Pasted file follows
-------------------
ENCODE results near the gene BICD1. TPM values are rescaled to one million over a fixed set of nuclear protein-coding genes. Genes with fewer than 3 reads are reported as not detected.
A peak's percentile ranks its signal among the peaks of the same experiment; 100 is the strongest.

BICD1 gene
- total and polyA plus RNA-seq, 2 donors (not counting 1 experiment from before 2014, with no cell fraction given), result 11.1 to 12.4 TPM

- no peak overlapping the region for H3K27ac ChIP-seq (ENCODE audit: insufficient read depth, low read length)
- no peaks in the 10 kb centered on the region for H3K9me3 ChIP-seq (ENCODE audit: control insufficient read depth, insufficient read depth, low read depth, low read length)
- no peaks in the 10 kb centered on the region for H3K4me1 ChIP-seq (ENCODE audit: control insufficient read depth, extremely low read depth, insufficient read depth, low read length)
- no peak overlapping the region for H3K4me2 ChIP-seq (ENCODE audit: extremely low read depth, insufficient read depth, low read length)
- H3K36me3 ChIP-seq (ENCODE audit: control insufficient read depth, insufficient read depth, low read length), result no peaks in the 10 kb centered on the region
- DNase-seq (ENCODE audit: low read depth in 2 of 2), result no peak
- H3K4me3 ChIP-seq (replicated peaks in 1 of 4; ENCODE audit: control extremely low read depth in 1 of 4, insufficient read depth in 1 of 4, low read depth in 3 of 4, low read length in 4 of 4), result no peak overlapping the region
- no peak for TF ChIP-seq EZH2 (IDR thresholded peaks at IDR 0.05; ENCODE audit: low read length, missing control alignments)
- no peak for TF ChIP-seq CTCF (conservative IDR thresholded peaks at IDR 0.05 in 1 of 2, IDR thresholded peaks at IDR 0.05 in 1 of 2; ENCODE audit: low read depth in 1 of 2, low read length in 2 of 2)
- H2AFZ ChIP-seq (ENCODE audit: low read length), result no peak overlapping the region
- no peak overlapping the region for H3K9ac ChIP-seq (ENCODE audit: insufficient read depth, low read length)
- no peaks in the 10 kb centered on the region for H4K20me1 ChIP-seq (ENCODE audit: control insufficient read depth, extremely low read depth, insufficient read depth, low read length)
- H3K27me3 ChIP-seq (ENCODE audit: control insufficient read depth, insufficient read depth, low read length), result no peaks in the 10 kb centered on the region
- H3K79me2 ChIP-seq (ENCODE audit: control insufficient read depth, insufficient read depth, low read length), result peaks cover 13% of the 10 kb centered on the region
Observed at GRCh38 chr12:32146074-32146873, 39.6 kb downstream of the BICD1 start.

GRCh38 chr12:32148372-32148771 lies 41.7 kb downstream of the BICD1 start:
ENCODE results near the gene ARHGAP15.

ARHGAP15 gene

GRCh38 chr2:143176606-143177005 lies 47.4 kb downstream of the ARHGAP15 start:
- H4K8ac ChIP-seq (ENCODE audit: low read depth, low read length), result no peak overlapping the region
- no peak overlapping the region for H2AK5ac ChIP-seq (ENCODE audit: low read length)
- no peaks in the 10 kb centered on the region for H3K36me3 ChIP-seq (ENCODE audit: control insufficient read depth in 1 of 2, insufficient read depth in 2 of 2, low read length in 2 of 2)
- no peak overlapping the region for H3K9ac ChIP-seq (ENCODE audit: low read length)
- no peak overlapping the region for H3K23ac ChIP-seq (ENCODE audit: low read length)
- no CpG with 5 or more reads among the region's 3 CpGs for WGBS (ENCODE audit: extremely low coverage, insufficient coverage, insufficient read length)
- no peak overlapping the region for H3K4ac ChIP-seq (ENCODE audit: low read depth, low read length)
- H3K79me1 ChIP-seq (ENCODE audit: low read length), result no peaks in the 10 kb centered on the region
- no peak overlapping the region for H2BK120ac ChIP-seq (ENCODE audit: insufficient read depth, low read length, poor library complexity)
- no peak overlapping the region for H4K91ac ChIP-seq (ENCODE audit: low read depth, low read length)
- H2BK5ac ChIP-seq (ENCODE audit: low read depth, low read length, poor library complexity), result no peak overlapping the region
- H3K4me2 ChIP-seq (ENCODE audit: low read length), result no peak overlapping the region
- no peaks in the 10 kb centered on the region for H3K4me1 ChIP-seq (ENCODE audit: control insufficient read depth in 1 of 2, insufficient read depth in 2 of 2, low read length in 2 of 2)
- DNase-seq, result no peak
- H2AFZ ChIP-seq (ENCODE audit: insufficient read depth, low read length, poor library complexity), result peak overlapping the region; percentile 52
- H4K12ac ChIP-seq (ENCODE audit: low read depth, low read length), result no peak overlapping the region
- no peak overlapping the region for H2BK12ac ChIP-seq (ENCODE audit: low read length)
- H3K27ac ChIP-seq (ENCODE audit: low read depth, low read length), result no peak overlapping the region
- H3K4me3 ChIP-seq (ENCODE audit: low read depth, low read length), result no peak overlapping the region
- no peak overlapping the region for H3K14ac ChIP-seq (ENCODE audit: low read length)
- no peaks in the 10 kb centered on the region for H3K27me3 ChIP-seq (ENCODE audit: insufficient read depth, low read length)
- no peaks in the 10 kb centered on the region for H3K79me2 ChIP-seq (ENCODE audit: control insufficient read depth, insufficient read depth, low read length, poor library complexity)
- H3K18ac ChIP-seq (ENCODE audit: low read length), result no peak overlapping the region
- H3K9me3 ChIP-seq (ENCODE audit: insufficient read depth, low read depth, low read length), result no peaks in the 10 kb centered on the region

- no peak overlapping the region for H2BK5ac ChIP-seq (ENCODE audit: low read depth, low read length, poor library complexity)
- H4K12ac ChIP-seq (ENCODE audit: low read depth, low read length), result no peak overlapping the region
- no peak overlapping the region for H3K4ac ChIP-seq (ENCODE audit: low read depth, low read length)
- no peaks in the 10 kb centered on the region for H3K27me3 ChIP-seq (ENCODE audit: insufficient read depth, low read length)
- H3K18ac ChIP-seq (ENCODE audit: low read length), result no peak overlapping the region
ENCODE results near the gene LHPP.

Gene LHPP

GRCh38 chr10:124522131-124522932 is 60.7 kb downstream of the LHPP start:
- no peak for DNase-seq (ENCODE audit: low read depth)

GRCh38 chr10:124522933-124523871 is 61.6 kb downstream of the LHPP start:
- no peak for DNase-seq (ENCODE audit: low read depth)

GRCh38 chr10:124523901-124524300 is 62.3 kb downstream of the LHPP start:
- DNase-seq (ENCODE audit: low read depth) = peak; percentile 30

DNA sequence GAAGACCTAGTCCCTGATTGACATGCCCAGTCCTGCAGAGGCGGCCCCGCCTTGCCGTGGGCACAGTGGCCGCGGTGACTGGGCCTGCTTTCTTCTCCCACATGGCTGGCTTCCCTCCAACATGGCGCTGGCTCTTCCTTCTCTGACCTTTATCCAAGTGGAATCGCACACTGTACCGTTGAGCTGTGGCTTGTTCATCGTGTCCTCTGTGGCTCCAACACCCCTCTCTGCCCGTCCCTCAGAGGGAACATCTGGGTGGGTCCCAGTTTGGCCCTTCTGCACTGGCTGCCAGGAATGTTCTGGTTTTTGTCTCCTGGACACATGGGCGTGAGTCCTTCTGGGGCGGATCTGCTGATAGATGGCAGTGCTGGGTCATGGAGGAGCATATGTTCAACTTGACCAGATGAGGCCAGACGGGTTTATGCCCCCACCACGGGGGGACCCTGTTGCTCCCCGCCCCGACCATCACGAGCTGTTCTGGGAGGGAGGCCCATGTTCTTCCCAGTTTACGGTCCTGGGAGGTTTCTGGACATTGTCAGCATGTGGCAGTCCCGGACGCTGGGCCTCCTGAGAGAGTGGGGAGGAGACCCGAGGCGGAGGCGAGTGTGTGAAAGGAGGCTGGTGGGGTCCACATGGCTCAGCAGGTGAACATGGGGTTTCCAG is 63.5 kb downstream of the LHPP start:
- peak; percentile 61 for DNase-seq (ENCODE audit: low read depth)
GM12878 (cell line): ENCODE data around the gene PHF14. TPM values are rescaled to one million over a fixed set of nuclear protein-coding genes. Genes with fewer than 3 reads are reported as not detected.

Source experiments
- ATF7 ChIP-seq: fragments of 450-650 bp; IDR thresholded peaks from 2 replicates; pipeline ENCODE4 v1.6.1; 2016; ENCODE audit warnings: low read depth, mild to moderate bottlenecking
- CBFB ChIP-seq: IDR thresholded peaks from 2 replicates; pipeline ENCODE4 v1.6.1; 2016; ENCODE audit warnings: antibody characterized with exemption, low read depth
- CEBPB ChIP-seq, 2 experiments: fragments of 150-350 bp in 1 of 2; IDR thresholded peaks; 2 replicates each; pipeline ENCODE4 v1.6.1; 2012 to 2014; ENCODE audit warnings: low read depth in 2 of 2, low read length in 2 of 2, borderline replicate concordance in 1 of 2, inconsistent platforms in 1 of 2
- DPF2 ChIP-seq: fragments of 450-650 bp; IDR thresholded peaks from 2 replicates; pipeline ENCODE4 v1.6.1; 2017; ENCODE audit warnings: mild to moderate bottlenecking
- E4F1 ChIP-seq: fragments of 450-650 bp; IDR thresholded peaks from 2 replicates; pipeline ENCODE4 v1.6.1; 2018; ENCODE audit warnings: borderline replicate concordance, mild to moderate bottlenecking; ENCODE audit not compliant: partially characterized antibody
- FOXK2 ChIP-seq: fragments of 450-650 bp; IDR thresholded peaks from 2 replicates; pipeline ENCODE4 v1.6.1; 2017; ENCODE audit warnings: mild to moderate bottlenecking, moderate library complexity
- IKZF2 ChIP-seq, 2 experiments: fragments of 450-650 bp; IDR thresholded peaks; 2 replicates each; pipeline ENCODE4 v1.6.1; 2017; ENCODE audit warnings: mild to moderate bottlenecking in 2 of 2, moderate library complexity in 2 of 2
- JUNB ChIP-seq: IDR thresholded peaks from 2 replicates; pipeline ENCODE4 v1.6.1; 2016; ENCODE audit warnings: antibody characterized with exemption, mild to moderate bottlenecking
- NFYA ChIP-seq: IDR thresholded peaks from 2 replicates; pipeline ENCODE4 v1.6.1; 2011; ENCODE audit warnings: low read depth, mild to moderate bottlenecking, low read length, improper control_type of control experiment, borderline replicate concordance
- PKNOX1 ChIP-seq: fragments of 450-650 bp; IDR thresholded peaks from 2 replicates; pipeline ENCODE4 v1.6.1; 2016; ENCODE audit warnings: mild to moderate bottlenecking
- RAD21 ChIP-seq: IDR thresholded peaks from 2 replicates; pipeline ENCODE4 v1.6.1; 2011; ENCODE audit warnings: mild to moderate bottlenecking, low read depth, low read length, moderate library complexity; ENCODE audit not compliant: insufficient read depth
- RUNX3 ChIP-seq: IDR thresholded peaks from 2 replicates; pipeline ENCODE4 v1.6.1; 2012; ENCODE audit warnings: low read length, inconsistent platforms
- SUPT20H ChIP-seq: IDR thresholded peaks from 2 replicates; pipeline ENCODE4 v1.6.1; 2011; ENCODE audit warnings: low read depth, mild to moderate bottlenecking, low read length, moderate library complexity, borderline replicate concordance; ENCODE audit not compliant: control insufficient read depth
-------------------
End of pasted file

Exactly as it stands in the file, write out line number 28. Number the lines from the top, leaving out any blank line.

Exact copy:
- no peak overlapping the region for H3K23ac ChIP-seq (ENCODE audit: low read length)